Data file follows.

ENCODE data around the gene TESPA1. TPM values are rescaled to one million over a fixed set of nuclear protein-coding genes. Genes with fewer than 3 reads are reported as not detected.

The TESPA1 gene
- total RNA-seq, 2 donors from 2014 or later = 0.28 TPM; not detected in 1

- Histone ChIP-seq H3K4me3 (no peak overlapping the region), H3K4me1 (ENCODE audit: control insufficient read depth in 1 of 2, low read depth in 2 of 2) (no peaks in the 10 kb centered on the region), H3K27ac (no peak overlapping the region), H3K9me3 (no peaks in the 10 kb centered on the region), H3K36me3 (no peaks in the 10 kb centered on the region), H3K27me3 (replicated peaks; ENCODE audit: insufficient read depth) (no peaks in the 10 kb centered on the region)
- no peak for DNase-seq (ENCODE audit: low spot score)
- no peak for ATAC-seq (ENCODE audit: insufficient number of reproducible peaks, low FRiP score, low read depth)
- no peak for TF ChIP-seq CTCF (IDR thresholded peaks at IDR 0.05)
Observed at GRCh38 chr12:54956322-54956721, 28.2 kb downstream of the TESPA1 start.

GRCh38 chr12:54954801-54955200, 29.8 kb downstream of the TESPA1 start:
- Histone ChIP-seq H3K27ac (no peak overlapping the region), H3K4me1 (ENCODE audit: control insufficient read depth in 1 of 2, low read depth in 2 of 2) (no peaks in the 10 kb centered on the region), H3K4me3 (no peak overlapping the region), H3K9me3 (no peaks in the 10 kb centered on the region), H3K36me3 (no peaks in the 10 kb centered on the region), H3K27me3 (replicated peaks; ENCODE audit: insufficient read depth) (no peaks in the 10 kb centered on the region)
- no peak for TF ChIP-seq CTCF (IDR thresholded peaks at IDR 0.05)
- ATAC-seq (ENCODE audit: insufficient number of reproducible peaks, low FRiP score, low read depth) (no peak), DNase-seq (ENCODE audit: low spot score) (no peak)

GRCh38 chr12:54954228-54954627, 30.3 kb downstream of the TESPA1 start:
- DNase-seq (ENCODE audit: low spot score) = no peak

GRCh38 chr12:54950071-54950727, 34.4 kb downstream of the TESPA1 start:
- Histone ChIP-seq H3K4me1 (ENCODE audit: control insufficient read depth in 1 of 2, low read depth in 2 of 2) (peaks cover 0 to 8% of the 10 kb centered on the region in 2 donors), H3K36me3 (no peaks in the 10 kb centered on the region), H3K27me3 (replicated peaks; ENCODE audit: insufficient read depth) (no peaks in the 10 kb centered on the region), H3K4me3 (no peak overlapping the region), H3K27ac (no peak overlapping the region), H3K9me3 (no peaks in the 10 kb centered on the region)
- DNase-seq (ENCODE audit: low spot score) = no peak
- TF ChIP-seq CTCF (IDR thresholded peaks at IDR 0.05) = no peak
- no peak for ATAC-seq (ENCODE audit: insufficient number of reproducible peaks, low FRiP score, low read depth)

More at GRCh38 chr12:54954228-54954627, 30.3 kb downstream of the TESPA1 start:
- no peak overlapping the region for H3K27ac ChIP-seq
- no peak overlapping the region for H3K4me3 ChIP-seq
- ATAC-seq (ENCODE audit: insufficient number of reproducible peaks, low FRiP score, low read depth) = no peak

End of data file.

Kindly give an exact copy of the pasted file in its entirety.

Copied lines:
ENCODE data around the gene TESPA1. TPM values are rescaled to one million over a fixed set of nuclear protein-coding genes. Genes with fewer than 3 reads are reported as not detected.

The TESPA1 gene
- total RNA-seq, 2 donors from 2014 or later = 0.28 TPM; not detected in 1

- Histone ChIP-seq H3K4me3 (no peak overlapping the region), H3K4me1 (ENCODE audit: control insufficient read depth in 1 of 2, low read depth in 2 of 2) (no peaks in the 10 kb centered on the region), H3K27ac (no peak overlapping the region), H3K9me3 (no peaks in the 10 kb centered on the region), H3K36me3 (no peaks in the 10 kb centered on the region), H3K27me3 (replicated peaks; ENCODE audit: insufficient read depth) (no peaks in the 10 kb centered on the region)
- no peak for DNase-seq (ENCODE audit: low spot score)
- no peak for ATAC-seq (ENCODE audit: insufficient number of reproducible peaks, low FRiP score, low read depth)
- no peak for TF ChIP-seq CTCF (IDR thresholded peaks at IDR 0.05)
Observed at GRCh38 chr12:54956322-54956721, 28.2 kb downstream of the TESPA1 start.

GRCh38 chr12:54954801-54955200, 29.8 kb downstream of the TESPA1 start:
- Histone ChIP-seq H3K27ac (no peak overlapping the region), H3K4me1 (ENCODE audit: control insufficient read depth in 1 of 2, low read depth in 2 of 2) (no peaks in the 10 kb centered on the region), H3K4me3 (no peak overlapping the region), H3K9me3 (no peaks in the 10 kb centered on the region), H3K36me3 (no peaks in the 10 kb centered on the region), H3K27me3 (replicated peaks; ENCODE audit: insufficient read depth) (no peaks in the 10 kb centered on the region)
- no peak for TF ChIP-seq CTCF (IDR thresholded peaks at IDR 0.05)
- ATAC-seq (ENCODE audit: insufficient number of reproducible peaks, low FRiP score, low read depth) (no peak), DNase-seq (ENCODE audit: low spot score) (no peak)

GRCh38 chr12:54954228-54954627, 30.3 kb downstream of the TESPA1 start:
- DNase-seq (ENCODE audit: low spot score) = no peak

GRCh38 chr12:54950071-54950727, 34.4 kb downstream of the TESPA1 start:
- Histone ChIP-seq H3K4me1 (ENCODE audit: control insufficient read depth in 1 of 2, low read depth in 2 of 2) (peaks cover 0 to 8% of the 10 kb centered on the region in 2 donors), H3K36me3 (no peaks in the 10 kb centered on the region), H3K27me3 (replicated peaks; ENCODE audit: insufficient read depth) (no peaks in the 10 kb centered on the region), H3K4me3 (no peak overlapping the region), H3K27ac (no peak overlapping the region), H3K9me3 (no peaks in the 10 kb centered on the region)
- DNase-seq (ENCODE audit: low spot score) = no peak
- TF ChIP-seq CTCF (IDR thresholded peaks at IDR 0.05) = no peak
- no peak for ATAC-seq (ENCODE audit: insufficient number of reproducible peaks, low FRiP score, low read depth)

More at GRCh38 chr12:54954228-54954627, 30.3 kb downstream of the TESPA1 start:
- no peak overlapping the region for H3K27ac ChIP-seq
- no peak overlapping the region for H3K4me3 ChIP-seq
- ATAC-seq (ENCODE audit: insufficient number of reproducible peaks, low FRiP score, low read depth) = no peak